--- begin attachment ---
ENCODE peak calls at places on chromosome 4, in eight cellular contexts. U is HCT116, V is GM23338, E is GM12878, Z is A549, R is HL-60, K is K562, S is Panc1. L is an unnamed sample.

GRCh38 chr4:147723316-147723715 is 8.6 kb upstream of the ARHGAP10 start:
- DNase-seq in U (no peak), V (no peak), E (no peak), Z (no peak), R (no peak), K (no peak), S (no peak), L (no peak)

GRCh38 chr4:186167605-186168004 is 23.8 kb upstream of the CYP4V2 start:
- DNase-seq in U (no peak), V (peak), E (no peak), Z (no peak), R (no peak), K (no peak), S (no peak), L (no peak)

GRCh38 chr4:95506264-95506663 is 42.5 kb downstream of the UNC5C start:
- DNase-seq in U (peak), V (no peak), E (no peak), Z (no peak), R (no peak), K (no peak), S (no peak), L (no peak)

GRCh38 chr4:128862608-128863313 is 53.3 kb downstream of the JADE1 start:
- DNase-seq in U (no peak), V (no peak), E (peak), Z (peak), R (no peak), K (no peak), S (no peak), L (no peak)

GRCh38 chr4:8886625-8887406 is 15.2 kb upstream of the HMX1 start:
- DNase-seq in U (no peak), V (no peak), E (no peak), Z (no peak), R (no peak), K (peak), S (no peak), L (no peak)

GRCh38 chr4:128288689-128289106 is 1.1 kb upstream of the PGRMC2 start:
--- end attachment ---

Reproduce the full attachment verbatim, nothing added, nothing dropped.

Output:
ENCODE peak calls at places on chromosome 4, in eight cellular contexts. U is HCT116, V is GM23338, E is GM12878, Z is A549, R is HL-60, K is K562, S is Panc1. L is an unnamed sample.

GRCh38 chr4:147723316-147723715 is 8.6 kb upstream of the ARHGAP10 start:
- DNase-seq in U (no peak), V (no peak), E (no peak), Z (no peak), R (no peak), K (no peak), S (no peak), L (no peak)

GRCh38 chr4:186167605-186168004 is 23.8 kb upstream of the CYP4V2 start:
- DNase-seq in U (no peak), V (peak), E (no peak), Z (no peak), R (no peak), K (no peak), S (no peak), L (no peak)

GRCh38 chr4:95506264-95506663 is 42.5 kb downstream of the UNC5C start:
- DNase-seq in U (peak), V (no peak), E (no peak), Z (no peak), R (no peak), K (no peak), S (no peak), L (no peak)

GRCh38 chr4:128862608-128863313 is 53.3 kb downstream of the JADE1 start:
- DNase-seq in U (no peak), V (no peak), E (peak), Z (peak), R (no peak), K (no peak), S (no peak), L (no peak)

GRCh38 chr4:8886625-8887406 is 15.2 kb upstream of the HMX1 start:
- DNase-seq in U (no peak), V (no peak), E (no peak), Z (no peak), R (no peak), K (peak), S (no peak), L (no peak)

GRCh38 chr4:128288689-128289106 is 1.1 kb upstream of the PGRMC2 start: